Canola markets have been climbing as the conflict in Ukraine continues to be the center of the world’s attention. Today, we did see old crop canola futures pull back slightly, but oppositely, new crop futures have increased. As we write, old crop futures are at $1086.60/mt, which has been achieving local FOB farm bids around $24-25/bu. New crop futures sit at $930.40/mt, with growers being able to lock in $20-20.50/bu FOB for fall of 2022; this one seems like a “no brainer”. There is volatility in this market due to Russia and Ukraine tensions, so it would be good idea to consider locking in old crop and new crop bushels.
The bumpy road continues as wheat has pulled back hard on the futures chart, dripping red today. The downward trend of wheat has been linked with speculation of positive talks between both Russia and Ukraine, the Black Sea region opening up shipping, and India looking to take advantage and move their wheat into the market. Take that with a grain of salt as we continue to see drought like conditions in the US Plains coupled with tight spring wheat stocks. By no means have things resolved between Russia and Ukraine, no matter how positively words have been spun. A #1 red spring with 13.5 protein is trading around $12.60/bu delivered in the central Sask region, while feed moves around $11.50/bu FOB give or take depending on farm location and secondary roads. Old crop durum remains quiet for another week with bids around $16.50/bu delivered in on a 2 CWAD or better with new crop trading around $13.75/bu delivered in on a #2 or better CWAD.
The oats market hasn’t shown much get up and go lately as things seem to drag along sideways. Currently, we have prices for fall oats at 6 bucks or a little better at the yard the further out you push movement, i.e. higher into April 2023. Most oats contracts would not include an act of God, but some buyers have offered rollover terms into the following year, which would be a solid risk lessening option. Many projections on seeded acres are showing a slight uptick in oats in the ground for this spring, but at this point we don’t look to be overrun. Oats project as the #1 cereal to seed this year for many, so the acres may yet sneak up a bit and offer a promising outlook for oats into growing markets and health opportunities. Spot prices are still catching the $9/bu mark in most areas of the province when we put them up on firm offer, so if you are looking to unload some product still in bin let us know.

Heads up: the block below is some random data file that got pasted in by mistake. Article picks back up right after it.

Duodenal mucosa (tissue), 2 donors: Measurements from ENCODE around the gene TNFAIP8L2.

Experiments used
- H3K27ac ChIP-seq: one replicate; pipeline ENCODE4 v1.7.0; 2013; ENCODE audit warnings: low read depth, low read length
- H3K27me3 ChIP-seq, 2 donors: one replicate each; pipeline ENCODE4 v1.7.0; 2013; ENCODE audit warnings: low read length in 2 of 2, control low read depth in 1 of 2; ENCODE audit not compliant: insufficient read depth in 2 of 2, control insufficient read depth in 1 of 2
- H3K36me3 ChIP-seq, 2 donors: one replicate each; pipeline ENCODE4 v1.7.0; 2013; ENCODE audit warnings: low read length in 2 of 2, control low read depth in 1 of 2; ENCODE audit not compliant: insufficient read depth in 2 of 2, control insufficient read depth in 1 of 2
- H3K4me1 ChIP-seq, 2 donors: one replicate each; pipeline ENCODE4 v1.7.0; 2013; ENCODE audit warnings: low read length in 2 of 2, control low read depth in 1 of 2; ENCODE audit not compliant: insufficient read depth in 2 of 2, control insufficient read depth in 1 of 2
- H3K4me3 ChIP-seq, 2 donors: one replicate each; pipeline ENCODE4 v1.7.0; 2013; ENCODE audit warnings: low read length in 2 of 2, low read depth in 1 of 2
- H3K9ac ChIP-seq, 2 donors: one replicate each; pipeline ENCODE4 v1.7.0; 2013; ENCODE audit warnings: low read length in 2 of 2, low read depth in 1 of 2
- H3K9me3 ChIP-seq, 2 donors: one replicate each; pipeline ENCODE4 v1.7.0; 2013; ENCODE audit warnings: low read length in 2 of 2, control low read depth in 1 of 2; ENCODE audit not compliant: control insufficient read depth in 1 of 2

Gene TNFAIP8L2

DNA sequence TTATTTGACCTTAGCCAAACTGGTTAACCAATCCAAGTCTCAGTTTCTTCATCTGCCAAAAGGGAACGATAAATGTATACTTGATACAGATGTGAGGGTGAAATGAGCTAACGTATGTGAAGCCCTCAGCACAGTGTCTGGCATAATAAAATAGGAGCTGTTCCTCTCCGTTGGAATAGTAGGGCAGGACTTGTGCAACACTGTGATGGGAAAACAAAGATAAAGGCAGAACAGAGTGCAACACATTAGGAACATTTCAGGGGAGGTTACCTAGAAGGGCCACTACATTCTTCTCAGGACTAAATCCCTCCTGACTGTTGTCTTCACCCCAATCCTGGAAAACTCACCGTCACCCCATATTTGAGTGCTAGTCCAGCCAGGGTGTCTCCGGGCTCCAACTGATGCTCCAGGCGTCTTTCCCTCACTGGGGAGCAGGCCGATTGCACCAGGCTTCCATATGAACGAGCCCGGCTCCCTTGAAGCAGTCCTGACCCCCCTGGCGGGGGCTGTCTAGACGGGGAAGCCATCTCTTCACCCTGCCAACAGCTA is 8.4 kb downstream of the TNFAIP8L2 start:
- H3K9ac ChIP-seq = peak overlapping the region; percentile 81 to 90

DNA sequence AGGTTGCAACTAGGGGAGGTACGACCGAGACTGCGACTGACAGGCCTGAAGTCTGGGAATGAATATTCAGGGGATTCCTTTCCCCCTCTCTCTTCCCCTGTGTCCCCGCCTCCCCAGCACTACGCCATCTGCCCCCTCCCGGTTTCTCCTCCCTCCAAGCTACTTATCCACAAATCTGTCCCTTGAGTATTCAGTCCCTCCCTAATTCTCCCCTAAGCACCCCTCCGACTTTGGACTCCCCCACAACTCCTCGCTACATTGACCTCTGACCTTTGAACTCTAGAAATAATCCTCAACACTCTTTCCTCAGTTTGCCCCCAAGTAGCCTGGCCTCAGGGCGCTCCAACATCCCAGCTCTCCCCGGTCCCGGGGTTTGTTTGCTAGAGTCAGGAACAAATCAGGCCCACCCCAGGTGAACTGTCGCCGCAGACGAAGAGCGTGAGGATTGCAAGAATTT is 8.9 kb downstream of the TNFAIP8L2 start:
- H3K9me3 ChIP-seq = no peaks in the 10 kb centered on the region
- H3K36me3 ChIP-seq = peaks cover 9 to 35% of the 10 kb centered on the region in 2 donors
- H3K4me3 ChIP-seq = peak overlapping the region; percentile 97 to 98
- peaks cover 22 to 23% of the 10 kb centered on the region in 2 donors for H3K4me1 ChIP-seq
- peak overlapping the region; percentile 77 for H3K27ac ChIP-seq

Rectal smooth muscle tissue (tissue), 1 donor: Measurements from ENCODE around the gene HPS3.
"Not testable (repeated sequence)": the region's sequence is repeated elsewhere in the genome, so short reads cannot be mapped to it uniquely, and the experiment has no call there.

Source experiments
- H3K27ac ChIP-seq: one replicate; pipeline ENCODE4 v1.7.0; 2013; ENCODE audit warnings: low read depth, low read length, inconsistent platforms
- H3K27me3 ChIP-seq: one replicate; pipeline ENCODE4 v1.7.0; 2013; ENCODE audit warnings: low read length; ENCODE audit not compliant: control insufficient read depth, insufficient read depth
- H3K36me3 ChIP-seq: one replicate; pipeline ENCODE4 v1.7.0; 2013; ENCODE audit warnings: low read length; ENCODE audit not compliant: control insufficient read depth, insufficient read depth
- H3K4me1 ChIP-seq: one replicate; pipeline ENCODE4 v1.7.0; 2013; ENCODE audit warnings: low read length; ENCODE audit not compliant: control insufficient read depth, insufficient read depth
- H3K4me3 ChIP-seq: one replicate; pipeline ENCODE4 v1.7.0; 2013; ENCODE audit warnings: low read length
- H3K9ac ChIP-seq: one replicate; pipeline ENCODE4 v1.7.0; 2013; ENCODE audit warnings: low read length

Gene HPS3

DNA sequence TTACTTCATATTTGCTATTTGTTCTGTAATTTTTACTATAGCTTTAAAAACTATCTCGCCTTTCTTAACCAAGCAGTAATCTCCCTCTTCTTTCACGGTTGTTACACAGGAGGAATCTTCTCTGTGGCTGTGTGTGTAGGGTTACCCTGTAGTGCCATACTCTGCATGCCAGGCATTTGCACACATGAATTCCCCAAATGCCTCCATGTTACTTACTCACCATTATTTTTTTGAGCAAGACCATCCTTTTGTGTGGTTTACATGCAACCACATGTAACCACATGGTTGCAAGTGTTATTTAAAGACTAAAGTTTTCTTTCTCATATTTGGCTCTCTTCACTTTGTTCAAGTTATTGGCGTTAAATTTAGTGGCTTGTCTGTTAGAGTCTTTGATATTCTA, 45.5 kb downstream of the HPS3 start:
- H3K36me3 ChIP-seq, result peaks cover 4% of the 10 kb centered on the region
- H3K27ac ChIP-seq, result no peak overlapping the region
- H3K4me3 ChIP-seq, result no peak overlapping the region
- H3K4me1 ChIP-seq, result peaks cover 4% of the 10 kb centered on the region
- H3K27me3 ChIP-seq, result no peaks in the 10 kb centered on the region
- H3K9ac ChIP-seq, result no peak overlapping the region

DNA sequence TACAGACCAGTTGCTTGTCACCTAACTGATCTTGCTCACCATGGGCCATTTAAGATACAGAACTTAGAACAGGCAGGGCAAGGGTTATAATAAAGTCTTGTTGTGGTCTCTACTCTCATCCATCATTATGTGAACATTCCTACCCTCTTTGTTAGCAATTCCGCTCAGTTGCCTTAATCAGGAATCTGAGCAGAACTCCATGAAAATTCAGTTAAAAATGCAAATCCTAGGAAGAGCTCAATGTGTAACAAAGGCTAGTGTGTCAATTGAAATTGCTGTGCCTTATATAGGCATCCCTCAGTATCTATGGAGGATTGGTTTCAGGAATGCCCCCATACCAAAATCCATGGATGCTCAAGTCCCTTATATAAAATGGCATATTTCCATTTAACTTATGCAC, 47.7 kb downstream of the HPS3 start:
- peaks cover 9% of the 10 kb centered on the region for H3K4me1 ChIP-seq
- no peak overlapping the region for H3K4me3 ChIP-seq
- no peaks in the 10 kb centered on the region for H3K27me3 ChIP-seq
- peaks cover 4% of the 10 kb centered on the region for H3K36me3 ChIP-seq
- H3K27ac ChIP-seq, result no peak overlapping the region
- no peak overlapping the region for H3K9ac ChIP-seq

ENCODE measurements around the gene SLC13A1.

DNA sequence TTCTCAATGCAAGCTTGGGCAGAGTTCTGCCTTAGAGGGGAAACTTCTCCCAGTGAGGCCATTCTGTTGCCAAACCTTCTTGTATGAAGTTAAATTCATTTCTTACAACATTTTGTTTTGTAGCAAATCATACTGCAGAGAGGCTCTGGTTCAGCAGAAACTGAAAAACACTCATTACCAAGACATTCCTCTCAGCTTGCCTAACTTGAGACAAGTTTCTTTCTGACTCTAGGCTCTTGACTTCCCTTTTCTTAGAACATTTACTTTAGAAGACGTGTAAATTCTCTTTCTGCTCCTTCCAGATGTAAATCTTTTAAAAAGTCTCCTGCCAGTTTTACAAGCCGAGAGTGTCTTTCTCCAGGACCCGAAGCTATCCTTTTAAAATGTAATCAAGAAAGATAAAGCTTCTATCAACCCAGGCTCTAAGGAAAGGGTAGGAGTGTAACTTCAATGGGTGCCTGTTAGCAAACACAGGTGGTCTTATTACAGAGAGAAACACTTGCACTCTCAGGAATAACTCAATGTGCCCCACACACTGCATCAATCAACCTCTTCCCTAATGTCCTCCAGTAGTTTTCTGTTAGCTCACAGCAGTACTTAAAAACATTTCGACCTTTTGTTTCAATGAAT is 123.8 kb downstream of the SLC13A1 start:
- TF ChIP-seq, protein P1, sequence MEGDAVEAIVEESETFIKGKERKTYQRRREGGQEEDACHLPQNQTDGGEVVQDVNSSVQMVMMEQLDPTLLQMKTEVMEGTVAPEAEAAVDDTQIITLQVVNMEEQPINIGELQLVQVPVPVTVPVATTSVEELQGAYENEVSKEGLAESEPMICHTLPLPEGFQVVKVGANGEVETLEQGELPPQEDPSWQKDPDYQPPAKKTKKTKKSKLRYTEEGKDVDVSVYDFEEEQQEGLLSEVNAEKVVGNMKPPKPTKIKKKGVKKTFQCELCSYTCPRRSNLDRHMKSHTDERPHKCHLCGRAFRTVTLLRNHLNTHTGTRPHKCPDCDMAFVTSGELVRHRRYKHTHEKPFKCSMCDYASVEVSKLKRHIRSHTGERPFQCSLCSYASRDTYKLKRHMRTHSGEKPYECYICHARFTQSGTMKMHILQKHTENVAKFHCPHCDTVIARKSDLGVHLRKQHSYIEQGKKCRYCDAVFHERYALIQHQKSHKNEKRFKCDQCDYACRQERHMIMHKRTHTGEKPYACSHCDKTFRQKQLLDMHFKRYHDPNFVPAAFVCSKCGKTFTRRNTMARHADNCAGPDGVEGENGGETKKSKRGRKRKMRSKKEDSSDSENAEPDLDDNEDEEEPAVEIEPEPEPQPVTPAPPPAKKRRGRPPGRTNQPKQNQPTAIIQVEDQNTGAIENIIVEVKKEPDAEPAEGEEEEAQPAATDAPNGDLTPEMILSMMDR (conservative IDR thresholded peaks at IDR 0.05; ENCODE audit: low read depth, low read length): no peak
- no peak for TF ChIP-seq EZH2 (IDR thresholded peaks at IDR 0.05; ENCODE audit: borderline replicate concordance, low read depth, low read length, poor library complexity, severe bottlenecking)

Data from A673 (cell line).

Lentils had another good week of trading as large greens lead the way with trades as high as 60 cents/lb FOB farm for a #2 or better on offer. Although these trades are scarce and firm bids are closer to 58 cents, we continue to suggest using targets to try and push the market. Currently, we do not have many buyers looking for #1/x2/x3/#3 large greens, but there are a few soft indications floating around, so please reach out to your merchant for details. New crop pricing contracts for large greens are quoted at 39-40 cents on a #1, 37 cents on #2, 35 cents on X3 and finally 30 cents on #3, FOB farm with an AOG. Old crop small greens are trading at 51-52 FOB farm, with the odd bid seen higher pending location. New crop contracts for #1 small greens are quoted at 39 cents with a discount to 37 for #2’s. Contracts are indicated as FOB farm with an AOG on max 10bu/acre. A few buyers are still trying to find French Green Lentils at 92 cents FOB farm with new crop pricing at 39 cents FOB farm with an AOG. Old crop reds finally got back to the 40 cent FOB farm mark this week for a 2 or better, and sales are being made. Delivery windows are quoted as April/May, but some offers have triggered for quicker shipment. New crop reds are trading at 34 cents/lb FOB farm with an AOG.
Canary seed sales remain quiet, even though we did have more interest and some stronger bids to start the week. Trades on a few loads managed to hit in the 47-48 cent range this week, but those values were quickly dropped once tonnage was secured. New crop is sitting around the 35-36 cent mark FOB farm with and AOG today, virtually unchanged from previous weeks. New crop canary seed is at a historically high level, and growers are encouraged to take a good look at these contracts.
Strong global edible oil demand and prospects for a shrinking South American crop continue to prop up soybean prices. Local bids are location dependent and range from $16.00 -$16.50/bu FOB farm. Global dry bean crop production prospects are mixed. The Mexican pinto crop is reported to be larger than last year, whereas the South American crop now has some production concerns. Both old and new crop bean bids have recently received a small boost. There is healthy competition for acres from other crops as farmers finalize dry bean planting intentions. New crop dry bean prices are available and are positioned around 50¢/lb delivered. The 21/22 Aussie faba crop production number is firming up and is positioned at a 10 yr. high of 582k MT. New crop faba bids showing up around $10.00/bu FOB farm for a #2. Old crop domestic feed market is propping up feed faba bids in that $13/bu FOB farm and when old crop #2 demand periodically occurs it is often near $15/bu FOB farm.